"There they go," she said, as her hand rested lightly on my shoulder.
"Making their own memories."
It was my young grandsons' first Galva Halloween this year, and they were off to make the best of it. First had been the stupendous goings-on at Black Hawk College and a super party at their own Visitation School. Now they were about to embark on on a holiday search via the friendly, well-lit streets of our nearby neighborhood.
After the hometown trick-or-treats would be an extra-fun and nurturing All Saints' celebration and hot dog roast at St. John's Church, our home parish.
My cancer-grazed brains and bones have pretty much sidelined me this season, leaving me to watch it all with Annie. She is the amazing rent-a-dog. Annie comes to stay with me from time to time when our neighbor, who minds old Max the killer cat when we're on the road, hits the road herself. Annie has an outstanding wardrobe, for a dog, at least. Her normal cold-weather garb is a heavy ski sweater with the word "dog" emblazoned on the back, in case onlookers might get confused and mistake her for a large chinchilla or a small polar bear. But for Halloween, she swapped that outfit for a scarf-and-sweater duo with a jolly jack o'lantern motif.
"Oh, look at the cute doggy," said the dozens of trick-or-treaters who began visiting our front door at the beginning of the evening.
Excited at the company, Annie yipped and panted.
They kept coming.
Annie kept yipping and panting.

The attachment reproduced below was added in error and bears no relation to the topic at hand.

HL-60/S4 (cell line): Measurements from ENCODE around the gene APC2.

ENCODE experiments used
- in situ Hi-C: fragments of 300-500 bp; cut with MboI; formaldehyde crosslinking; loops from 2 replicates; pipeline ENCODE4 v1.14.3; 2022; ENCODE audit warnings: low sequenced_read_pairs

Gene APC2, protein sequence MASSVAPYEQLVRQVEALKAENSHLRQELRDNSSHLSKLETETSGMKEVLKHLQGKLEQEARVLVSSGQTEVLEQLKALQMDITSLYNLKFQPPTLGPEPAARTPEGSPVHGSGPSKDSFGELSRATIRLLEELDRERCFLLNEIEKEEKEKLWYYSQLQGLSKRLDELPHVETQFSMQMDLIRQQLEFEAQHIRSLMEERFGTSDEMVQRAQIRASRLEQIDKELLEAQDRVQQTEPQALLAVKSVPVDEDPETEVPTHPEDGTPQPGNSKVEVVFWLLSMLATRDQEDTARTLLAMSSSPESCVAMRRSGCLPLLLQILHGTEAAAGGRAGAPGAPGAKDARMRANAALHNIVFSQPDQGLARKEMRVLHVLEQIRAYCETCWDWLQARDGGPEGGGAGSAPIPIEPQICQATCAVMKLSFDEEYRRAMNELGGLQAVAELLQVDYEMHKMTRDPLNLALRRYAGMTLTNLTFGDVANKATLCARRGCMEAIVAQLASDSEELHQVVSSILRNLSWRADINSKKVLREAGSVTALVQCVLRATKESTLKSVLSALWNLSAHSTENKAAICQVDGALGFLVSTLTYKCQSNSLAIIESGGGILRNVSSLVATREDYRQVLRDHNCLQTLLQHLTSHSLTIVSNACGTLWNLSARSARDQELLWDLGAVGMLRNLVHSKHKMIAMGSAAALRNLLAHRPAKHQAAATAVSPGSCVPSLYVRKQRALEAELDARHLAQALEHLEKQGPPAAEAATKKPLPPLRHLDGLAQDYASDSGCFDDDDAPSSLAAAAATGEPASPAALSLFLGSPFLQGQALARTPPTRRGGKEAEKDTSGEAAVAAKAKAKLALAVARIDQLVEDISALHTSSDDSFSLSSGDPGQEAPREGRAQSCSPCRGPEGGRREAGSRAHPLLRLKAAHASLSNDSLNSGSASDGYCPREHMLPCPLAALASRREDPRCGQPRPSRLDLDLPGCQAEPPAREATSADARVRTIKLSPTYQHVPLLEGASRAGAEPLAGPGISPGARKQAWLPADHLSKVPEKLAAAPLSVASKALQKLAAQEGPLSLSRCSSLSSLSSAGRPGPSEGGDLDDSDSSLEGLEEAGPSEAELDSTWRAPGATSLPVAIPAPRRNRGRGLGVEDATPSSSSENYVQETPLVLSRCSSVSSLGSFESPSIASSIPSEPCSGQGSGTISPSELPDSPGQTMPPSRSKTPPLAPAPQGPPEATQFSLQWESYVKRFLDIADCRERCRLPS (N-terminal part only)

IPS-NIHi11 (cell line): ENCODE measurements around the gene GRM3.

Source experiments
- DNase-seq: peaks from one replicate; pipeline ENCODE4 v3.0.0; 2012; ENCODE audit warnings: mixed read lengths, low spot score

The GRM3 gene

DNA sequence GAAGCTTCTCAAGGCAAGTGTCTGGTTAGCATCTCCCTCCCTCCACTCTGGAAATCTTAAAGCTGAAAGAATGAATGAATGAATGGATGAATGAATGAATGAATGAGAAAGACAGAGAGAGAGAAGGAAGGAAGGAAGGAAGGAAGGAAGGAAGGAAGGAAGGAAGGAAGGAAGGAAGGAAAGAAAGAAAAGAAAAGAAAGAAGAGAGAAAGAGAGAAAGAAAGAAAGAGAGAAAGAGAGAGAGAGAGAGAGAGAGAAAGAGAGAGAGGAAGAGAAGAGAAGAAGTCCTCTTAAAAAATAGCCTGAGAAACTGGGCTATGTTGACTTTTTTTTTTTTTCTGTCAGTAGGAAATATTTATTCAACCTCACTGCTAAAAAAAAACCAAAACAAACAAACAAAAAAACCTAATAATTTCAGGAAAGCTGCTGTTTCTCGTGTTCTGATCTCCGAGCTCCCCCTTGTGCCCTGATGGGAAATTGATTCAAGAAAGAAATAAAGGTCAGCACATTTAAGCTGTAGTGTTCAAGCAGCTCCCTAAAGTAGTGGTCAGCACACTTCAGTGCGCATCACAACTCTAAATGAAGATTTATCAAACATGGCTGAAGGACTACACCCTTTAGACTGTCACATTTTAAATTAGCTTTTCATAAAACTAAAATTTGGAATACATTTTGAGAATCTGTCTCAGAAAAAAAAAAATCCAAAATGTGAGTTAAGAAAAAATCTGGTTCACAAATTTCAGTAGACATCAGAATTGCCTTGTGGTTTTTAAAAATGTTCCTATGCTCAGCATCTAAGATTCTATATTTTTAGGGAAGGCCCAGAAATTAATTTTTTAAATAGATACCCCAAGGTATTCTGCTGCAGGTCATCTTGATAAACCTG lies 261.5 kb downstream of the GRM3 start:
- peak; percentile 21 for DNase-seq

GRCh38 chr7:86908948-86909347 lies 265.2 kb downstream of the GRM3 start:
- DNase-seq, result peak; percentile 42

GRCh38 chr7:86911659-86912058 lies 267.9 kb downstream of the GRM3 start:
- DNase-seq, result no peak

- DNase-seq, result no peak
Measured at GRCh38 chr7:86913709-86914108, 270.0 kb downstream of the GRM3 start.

Finally, I noticed her panting was becoming a little more labored.
Looking a little closer, I noted that my little pal had somehow gotten her front paws paws tangled in the scarf part of her outfit.
Ergo, every time she hopped forward to greet the halloween revelers, she tightened the scarf just an itty-bit more.
Get the picture?
I wasn't sure what to do.
I was afraid that if I called too much attention to the situation, it would somehow be made worse, with desperate administration of the Heimlich Maneuver or CPR, and hasty calls to 911. Moreover, I couldn't help but imagine the lurid descriptions that were bound to be made by Srar-
courier newsroom buddies and headline mavens like Mike Berry, Dave Clark and Rocky Stufflebeam.
"Precious pup poops out in hands of inattentive grandpop."
"'I was just dozing,' says dog murderer'"
and, best of all..
"Don't blame me, blame the costume."
I wasn't quite sure what do do. Finally, I decided to let the resourceful Annie untangle herself from her predicament, a strategy that worked well enough.
We were, in fact, pretty well crisis-free on the pet front until Sunday afternoon, when my spouse and I were standing in the kitchen along about four o'clock. Max the Wonder Cat sauntered in and looked around the room in a heightened combination of curiosity and irritation.
Max glared at us, then stared back at his food bowl while muttering a series of unflattering cat curses.
"What's up with him?" I asked.
"Oh," she said. "I think he's forgotten about the time change."
So it goes. And guess what?
They both lived through it.
The same cancer-based brain freezes that have made remembering the name of my cat a bit of a challenge from time to time have now begun to make the whole get-up-and-think-of-something-to-write-about rigamarole a bit of a challenge, too.
It doesn't mean I'm quitting.
Slowing down, maybe.
So, let's make a deal.
When I can do it, I will.
When I can't, I won't.
Meanwhile, see you around.
Thanks for listening.
I love you all.